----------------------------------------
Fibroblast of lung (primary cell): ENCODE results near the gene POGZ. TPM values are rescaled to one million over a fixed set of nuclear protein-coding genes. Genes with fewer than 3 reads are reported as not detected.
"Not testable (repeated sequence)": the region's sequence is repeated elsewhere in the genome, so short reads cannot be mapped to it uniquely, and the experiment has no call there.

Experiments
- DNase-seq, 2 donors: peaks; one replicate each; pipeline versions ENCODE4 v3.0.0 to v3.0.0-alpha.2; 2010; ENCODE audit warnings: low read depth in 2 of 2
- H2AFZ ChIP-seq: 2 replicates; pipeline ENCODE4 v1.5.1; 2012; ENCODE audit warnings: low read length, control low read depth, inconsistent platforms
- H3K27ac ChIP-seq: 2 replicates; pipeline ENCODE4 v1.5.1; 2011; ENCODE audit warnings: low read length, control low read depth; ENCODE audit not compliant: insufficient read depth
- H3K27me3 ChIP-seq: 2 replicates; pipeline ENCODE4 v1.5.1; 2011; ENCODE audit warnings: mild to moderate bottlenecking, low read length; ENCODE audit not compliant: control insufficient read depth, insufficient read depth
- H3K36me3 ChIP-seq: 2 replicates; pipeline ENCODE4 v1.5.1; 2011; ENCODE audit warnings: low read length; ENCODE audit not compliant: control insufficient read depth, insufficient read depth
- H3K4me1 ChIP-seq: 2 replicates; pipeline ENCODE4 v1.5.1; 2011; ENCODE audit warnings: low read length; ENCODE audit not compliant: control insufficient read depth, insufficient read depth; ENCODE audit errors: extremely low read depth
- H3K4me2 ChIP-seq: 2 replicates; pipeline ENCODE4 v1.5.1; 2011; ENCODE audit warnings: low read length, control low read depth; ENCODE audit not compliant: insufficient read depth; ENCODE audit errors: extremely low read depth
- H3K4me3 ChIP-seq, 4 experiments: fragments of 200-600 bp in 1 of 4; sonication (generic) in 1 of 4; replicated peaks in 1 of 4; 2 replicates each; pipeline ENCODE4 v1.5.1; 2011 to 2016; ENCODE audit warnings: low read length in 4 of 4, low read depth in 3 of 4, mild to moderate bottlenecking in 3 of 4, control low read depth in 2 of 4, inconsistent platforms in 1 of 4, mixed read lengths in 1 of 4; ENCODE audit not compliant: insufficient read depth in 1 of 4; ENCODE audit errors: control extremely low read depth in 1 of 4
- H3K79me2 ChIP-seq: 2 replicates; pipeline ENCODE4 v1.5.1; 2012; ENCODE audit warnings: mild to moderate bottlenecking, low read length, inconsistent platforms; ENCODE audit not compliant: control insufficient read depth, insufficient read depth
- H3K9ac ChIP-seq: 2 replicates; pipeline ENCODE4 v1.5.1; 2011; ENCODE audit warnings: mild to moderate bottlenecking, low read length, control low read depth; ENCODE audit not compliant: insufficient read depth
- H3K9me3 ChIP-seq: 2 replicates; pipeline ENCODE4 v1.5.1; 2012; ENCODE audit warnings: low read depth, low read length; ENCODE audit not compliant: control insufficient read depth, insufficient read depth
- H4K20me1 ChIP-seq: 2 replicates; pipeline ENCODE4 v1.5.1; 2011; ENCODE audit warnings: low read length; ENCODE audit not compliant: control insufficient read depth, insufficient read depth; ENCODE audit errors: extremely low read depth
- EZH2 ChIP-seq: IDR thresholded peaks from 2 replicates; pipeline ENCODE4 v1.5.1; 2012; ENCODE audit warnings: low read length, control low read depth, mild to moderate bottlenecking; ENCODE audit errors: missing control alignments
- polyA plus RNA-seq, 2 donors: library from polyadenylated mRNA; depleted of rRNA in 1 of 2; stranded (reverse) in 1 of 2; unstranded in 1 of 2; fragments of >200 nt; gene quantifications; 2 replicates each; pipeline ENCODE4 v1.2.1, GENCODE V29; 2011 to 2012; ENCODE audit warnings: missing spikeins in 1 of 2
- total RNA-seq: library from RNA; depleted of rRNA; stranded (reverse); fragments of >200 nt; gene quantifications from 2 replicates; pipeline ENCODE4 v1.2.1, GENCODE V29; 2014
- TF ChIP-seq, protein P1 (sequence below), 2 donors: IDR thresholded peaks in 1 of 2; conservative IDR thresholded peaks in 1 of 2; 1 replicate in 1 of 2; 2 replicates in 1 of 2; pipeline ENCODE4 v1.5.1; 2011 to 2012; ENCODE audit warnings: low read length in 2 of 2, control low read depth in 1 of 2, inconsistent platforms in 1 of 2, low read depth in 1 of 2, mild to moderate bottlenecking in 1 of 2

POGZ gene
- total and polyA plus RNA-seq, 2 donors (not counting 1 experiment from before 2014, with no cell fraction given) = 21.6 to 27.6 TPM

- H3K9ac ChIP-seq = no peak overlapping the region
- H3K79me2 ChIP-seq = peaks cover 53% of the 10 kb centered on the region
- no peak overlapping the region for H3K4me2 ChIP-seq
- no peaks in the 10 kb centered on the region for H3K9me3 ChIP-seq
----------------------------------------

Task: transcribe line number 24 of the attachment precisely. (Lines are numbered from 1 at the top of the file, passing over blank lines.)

- no peak overlapping the region for H3K4me2 ChIP-seq